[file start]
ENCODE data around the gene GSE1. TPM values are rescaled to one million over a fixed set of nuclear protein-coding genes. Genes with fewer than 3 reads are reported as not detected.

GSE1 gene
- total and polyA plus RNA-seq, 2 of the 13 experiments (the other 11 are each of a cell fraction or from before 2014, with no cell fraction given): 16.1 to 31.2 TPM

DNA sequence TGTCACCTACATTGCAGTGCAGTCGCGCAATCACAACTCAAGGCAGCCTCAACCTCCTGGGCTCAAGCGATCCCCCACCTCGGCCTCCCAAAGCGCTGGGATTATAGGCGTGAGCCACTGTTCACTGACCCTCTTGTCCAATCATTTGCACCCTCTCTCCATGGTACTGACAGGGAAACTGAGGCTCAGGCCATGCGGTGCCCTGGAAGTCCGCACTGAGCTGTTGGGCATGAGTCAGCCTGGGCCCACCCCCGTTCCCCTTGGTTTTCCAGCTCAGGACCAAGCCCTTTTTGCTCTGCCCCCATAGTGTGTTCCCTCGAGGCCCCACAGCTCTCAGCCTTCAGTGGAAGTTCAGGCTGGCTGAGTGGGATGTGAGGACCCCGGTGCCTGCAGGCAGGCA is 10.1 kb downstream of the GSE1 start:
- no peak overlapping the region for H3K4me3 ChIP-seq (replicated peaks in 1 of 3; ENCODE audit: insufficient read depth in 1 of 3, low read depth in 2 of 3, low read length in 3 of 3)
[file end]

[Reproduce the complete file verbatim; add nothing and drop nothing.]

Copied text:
ENCODE data around the gene GSE1. TPM values are rescaled to one million over a fixed set of nuclear protein-coding genes. Genes with fewer than 3 reads are reported as not detected.

GSE1 gene
- total and polyA plus RNA-seq, 2 of the 13 experiments (the other 11 are each of a cell fraction or from before 2014, with no cell fraction given): 16.1 to 31.2 TPM

DNA sequence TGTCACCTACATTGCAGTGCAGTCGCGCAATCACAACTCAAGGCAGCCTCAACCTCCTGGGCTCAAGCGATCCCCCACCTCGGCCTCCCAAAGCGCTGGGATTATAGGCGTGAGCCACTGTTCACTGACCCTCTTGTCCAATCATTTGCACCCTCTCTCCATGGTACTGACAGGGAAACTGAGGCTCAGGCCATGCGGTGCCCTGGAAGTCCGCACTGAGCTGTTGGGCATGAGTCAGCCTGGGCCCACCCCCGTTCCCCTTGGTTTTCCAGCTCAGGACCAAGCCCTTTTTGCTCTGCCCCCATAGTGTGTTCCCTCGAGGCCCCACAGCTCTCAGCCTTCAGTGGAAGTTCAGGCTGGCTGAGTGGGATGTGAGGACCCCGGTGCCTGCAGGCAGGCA is 10.1 kb downstream of the GSE1 start:
- no peak overlapping the region for H3K4me3 ChIP-seq (replicated peaks in 1 of 3; ENCODE audit: insufficient read depth in 1 of 3, low read depth in 2 of 3, low read length in 3 of 3)